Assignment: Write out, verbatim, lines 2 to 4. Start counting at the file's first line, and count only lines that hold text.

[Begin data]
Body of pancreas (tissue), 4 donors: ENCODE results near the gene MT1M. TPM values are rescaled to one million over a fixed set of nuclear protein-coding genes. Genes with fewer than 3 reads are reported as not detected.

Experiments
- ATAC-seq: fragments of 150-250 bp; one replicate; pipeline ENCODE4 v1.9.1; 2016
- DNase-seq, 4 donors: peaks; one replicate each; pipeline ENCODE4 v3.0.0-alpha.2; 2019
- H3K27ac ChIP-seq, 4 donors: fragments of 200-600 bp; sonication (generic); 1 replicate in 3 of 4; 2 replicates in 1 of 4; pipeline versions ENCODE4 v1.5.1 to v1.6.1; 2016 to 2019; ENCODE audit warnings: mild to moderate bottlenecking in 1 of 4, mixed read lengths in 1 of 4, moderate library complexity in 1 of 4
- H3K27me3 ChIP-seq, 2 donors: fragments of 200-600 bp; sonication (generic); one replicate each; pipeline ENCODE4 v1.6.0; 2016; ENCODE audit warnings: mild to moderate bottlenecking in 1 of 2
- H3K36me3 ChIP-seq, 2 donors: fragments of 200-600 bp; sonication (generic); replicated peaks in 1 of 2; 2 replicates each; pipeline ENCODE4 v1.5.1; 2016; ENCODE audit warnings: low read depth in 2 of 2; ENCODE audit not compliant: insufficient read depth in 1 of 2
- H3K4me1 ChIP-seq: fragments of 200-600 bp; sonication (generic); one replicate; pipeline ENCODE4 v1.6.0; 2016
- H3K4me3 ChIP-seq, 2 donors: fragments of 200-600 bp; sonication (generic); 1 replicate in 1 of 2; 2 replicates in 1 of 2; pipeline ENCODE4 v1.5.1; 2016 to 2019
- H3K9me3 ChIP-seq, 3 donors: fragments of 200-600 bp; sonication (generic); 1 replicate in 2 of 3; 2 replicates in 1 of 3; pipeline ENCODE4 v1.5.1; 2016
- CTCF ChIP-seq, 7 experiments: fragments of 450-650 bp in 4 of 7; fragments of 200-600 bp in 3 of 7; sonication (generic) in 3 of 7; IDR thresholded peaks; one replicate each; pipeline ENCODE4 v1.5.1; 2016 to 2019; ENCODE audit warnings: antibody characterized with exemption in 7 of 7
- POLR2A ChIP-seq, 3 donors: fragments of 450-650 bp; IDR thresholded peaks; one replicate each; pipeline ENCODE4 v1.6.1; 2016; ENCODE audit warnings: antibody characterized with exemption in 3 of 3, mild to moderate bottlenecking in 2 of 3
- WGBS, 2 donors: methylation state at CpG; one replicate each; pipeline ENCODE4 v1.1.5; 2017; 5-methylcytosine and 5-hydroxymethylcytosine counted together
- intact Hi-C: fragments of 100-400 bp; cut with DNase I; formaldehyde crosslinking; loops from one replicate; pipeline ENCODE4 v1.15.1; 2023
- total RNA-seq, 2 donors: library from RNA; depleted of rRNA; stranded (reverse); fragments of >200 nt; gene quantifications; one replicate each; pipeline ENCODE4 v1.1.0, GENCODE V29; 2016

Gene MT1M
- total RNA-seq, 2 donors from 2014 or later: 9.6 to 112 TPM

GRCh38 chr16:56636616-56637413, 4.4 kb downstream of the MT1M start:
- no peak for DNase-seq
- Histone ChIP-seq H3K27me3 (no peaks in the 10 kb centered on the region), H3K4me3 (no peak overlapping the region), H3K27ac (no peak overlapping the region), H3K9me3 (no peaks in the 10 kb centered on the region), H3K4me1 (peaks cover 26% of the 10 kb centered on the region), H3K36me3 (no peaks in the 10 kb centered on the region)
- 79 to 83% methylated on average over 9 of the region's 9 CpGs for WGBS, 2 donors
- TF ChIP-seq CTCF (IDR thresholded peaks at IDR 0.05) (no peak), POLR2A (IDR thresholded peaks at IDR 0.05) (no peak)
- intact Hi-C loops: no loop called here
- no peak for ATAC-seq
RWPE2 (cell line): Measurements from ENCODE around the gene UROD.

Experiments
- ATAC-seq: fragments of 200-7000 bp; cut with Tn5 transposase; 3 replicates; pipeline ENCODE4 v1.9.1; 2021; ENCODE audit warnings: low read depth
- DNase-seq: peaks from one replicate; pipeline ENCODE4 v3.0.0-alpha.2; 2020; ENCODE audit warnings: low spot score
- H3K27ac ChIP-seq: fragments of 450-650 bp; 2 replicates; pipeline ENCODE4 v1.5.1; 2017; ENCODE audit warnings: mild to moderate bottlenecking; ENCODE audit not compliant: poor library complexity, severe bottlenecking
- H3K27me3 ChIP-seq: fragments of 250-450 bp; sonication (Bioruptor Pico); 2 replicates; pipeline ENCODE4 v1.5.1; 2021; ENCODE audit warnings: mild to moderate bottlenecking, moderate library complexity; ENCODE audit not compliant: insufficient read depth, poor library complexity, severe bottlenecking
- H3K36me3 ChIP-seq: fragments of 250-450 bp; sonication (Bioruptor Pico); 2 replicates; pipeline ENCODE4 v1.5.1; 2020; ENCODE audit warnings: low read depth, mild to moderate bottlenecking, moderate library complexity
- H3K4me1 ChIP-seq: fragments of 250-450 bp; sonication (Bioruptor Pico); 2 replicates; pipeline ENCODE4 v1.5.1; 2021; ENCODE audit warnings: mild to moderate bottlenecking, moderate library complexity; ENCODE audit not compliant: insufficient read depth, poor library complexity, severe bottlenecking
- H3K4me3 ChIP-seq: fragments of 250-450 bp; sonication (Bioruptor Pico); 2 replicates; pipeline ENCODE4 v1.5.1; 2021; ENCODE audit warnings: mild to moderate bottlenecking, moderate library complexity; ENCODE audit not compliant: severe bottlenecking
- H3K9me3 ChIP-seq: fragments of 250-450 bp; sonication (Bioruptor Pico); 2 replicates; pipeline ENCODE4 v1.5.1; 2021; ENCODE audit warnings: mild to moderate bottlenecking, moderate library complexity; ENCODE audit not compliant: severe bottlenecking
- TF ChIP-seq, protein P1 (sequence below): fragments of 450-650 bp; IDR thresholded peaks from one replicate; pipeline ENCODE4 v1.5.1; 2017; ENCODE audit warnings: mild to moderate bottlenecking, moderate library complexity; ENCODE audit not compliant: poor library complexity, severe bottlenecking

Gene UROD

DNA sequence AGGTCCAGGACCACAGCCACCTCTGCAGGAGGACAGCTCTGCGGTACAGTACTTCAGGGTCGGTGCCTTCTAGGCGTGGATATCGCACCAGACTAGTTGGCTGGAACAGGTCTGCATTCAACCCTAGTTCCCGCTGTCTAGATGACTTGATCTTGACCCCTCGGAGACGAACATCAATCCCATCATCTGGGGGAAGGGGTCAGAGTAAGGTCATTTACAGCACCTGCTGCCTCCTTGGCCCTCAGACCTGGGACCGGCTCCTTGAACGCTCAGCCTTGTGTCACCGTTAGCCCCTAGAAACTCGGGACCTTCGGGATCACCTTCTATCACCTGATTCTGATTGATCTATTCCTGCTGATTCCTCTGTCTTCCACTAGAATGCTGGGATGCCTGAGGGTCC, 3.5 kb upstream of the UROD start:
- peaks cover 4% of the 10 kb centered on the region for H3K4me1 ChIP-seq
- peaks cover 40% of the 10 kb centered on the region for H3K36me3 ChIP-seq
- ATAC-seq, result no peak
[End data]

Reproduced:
Experiments
- ATAC-seq: fragments of 150-250 bp; one replicate; pipeline ENCODE4 v1.9.1; 2016
- DNase-seq, 4 donors: peaks; one replicate each; pipeline ENCODE4 v3.0.0-alpha.2; 2019